Fostering Literacy in the Early Childhood Classroom

Summertime is often when teachers take time to reflect what went well and what challenges they overcame.  Some teachers even make goals for the upcoming school year. For me, summertime was a combination of those things.  My summers included times to reflect, rejuvenate and to also celebrate.  I am no longer a teacher; however, in having to prepare for future trainings I took some time to read the newly revised PK Guidelines.  As I read, I began to remember significant incidents in my classroom.

I remembered my preschoolers often spending more time preparing for their dramatizations in the pretend center than they spent acting out their stories. For example, one group of students spent more than 30 minutes preparing for a pizza parlor story (organizing felt pizza ingredients, arranging furniture for the pizza kitchen, making play money, and deciding on roles) and less than 10 minutes acting out the cooking, serving, 138and eating of the pizza meal. One would be hard pressed to find another type of activity that can keep young children focused and “on task” for this length of time in hopes to meeting the learning expectations of our students. However, research has found that the majority of literacy skills is often practiced and mastered inside of the dramatic play center.  I’m glad I fought hard against the negative talk of “not doing enough.”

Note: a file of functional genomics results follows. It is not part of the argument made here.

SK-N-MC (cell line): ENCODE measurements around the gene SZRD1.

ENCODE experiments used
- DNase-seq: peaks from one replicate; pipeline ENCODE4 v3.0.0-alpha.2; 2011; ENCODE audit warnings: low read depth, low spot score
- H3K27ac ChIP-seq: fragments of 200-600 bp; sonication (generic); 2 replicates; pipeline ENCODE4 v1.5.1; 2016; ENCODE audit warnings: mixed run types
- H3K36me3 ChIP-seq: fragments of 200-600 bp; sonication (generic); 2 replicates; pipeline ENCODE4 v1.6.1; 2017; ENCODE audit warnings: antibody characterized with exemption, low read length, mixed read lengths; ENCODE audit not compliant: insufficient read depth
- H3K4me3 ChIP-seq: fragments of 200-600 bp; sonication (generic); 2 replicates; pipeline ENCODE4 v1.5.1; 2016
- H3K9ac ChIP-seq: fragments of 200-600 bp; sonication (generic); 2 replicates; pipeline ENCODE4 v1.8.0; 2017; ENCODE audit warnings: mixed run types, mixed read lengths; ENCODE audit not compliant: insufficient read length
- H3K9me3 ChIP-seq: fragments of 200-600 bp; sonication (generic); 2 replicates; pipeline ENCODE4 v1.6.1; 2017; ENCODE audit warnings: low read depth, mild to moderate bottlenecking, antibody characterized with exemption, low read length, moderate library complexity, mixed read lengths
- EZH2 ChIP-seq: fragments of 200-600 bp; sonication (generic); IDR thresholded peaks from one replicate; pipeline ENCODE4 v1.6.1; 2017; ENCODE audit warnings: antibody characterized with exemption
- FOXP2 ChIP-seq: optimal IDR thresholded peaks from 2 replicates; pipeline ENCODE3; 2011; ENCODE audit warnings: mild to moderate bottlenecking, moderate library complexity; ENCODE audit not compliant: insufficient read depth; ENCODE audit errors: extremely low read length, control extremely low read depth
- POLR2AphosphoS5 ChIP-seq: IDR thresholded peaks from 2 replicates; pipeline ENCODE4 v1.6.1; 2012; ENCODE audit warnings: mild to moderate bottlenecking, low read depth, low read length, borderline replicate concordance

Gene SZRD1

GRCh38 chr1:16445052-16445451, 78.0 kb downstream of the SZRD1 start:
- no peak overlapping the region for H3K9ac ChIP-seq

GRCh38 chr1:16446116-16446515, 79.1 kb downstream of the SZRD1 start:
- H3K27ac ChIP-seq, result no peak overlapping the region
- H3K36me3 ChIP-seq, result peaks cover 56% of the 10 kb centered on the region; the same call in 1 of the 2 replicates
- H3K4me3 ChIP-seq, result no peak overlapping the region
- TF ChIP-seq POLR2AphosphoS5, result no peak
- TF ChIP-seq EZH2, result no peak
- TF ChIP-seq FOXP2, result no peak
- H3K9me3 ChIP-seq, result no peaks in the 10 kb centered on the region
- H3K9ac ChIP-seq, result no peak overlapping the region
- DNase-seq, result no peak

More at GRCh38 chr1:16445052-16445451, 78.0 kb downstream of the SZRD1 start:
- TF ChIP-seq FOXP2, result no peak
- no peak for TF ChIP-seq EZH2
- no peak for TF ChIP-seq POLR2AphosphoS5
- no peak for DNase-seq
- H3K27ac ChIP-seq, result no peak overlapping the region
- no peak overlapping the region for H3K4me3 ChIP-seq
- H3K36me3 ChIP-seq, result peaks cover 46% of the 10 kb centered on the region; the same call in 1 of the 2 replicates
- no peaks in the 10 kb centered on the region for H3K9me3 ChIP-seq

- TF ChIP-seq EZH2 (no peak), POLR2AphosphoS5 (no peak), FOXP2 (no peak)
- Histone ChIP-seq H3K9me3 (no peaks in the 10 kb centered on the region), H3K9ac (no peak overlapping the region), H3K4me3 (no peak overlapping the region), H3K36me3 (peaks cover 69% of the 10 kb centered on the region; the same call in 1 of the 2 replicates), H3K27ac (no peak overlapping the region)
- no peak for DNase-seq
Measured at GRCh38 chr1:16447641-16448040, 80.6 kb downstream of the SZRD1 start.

Have you often felt the same way of “not doing enough?”

Explore how to create a stronger Early Childhood program for the core content areas that inspires creativity and innovative learning for the young learner!

Participants will engage in interactive learning, create developmentally appropriate lesson ideas, and leave with strategies to engage young learners. Participants will receive a variety of materials and ideas to support hands-on learning in the Early Childhood classroom. 

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